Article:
“It wasn’t that she’d found any solutions or experienced any earth-shattering revelations, but the act of observing her looping thoughts seemed to slow them down, until at last they came to a complete stop, and she’d found that for moments of time she thought…nothing.”

Nine Perfect Strangers by Liane Moriarty

Meditation. When my sons were pre-school age, I started seeing a therapist and she urged me to give it a try. I fought against it for years. I wish I hadn’t.

About five years ago, I finally succumbed to peer-pressure, or Facebook advertising, and tried the 7-day free trial of a meditation app called Calm. It changed me. Delighted, I rolled right into the next 30-day trial and have been buying it every year since then.

Making Time for Meditation and Re-Focus

Lately, I’ve fallen away from daily mediation instead of increasing my sit time and I keep getting reminders like this one about why I should re-focus and make time for it.

Peace.

Meditation brings me a few minutes of peace from my looping, anxious thoughts. The instructions that the Calm app gave me were different than any other in that they didn’t ask me to clear my mind or stop thinking. They said focus on something simple, like my breath coming in and out of my chest. Every time I lost my focus, I’d take a deep breath and start again. I hadn’t failed. I had built up a practice. The point was to recognize that my mind had shifted focus and bring it back. The bringing it back was the practice. And I was getting good at it.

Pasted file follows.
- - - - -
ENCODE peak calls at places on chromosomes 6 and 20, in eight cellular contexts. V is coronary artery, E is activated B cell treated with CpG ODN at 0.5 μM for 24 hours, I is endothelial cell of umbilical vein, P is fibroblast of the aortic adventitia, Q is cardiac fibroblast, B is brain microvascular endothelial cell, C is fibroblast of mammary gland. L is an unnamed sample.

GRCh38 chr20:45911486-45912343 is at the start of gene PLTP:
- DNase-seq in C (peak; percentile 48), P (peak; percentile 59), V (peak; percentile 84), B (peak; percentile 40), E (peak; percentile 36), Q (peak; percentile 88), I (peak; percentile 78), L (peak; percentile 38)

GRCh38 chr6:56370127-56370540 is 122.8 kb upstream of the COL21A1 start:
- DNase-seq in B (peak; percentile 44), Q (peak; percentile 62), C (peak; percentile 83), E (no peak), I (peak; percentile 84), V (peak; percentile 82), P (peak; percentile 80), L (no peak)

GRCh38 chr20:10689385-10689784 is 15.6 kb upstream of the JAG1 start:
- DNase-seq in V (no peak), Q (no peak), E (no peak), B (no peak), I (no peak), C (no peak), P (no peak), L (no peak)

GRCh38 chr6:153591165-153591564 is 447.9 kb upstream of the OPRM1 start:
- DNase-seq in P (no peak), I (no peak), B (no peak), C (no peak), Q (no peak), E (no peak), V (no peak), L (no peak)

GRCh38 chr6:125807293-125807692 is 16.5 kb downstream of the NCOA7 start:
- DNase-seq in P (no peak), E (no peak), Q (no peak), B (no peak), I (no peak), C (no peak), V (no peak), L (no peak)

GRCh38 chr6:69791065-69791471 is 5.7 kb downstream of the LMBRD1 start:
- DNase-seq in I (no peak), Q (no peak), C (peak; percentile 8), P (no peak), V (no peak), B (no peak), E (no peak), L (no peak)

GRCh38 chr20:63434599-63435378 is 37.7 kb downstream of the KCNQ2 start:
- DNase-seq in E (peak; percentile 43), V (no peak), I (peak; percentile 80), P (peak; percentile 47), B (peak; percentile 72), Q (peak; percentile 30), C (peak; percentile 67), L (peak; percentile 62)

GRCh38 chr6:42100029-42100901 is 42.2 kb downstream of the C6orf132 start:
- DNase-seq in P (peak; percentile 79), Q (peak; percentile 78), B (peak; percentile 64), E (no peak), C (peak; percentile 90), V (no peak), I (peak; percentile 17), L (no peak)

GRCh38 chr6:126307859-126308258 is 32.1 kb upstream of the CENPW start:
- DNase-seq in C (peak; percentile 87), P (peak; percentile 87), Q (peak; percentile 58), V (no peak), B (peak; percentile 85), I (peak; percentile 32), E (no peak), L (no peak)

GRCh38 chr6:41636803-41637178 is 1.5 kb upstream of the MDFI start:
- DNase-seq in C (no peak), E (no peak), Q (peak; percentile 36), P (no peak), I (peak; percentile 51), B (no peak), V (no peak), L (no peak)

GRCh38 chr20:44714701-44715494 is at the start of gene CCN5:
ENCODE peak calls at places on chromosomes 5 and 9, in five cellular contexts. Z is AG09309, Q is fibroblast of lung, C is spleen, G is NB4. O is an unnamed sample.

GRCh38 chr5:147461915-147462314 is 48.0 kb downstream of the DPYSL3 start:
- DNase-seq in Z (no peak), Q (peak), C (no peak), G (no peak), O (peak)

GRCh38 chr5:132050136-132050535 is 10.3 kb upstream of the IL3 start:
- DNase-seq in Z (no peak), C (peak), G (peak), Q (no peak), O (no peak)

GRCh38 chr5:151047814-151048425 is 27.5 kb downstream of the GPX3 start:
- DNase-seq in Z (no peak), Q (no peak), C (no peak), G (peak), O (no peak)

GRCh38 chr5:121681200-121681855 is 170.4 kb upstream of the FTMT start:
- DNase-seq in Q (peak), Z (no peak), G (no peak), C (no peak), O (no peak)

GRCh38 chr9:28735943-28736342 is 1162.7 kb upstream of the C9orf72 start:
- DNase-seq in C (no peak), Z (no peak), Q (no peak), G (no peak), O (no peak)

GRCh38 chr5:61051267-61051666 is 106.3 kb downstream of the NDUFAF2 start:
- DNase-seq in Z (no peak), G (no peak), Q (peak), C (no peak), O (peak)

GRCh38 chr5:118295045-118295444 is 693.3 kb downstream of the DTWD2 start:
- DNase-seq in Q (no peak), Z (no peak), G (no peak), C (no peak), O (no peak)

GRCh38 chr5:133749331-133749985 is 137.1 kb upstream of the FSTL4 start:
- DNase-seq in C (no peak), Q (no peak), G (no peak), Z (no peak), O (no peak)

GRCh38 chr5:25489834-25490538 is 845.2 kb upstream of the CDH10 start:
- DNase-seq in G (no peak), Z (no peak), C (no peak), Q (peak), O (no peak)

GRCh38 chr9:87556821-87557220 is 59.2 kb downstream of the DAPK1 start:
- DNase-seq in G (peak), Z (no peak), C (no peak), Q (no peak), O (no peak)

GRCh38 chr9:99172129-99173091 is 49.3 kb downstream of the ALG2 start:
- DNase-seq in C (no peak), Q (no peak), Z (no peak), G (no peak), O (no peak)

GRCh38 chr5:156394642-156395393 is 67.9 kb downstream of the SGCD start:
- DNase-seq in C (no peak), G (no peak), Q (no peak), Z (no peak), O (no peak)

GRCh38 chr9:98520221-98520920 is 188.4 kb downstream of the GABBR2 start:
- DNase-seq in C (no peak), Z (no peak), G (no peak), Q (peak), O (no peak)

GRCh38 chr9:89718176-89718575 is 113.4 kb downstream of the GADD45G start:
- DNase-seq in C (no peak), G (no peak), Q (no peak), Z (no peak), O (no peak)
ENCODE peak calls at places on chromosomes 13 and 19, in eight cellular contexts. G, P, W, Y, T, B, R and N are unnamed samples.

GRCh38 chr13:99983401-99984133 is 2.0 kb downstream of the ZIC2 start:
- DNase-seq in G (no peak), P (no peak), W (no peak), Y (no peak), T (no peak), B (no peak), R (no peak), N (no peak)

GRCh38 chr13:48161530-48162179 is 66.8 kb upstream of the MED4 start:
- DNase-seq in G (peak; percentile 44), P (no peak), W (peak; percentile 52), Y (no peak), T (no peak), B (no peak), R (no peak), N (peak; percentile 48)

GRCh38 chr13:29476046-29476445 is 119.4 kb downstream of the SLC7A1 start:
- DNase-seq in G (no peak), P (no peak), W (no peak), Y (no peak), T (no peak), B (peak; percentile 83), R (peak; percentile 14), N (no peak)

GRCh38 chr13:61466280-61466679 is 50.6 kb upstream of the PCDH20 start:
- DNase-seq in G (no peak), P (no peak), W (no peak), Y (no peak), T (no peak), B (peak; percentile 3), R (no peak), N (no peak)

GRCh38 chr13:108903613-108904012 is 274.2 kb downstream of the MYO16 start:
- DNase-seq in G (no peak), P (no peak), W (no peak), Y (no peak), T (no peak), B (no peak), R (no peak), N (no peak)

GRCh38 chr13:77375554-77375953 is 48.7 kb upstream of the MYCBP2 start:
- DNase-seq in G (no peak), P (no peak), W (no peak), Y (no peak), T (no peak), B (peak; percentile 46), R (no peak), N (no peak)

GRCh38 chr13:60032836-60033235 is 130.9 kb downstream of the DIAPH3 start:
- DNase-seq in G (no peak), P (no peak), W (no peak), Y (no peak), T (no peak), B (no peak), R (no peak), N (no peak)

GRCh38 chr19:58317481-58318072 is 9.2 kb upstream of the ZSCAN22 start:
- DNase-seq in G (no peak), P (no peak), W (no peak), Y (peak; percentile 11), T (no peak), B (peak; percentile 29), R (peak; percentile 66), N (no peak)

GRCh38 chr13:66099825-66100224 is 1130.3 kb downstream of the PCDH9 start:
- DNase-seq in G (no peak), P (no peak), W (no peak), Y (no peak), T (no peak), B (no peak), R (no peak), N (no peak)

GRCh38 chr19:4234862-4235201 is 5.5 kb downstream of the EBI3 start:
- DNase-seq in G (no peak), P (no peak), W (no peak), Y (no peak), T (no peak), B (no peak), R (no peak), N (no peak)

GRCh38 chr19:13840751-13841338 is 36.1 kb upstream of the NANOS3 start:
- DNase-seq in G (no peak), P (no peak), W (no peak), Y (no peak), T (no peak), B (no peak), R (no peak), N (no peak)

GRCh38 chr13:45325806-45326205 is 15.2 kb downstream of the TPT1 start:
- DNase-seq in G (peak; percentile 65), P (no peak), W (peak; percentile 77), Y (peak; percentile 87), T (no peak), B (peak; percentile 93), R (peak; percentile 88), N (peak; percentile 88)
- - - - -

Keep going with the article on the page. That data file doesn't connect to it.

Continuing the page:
I’m a classic “over-thinker.”

It’s actually a sore spot for me. People that point out that I’m overthinking something usually get the nastier of reactions in my repertoire. My thoughts usually run immediately to, “Maybe if more people did SOME thinking, I wouldn’t have so much on my plate to consider!” It bugs me that most people shun any type of thinking, as if those that put time into considering options and the consequences of their actions are just crazy and need help.

I want to do a little justifying myself for a moment. One reason that I overthink some things is that I hate miscommunication. I tend to fly off the handle with people. I’m reactionary. But I don’t want people to think badly of me, so now I try to consider everyone’s point of view and ask a lot of questions. I’m trying to understand. Then people get offended, as if my quest to understand is questioning their choices. I get angry and defensive and then spend more time in my head wondering what I could have done better. How can I do that without asking more questions?! Anxiety builds.

Enter meditation. Like the quote says, I don’t have any blinding revelations while I meditate. What I gain is time.

Meditation has taught me to think in one direction, realize when I’ve stopped, and refocus.

It puts time between my impressions of people and my reaction to the things they do or bring up in me. It has created a space for me to think before I act.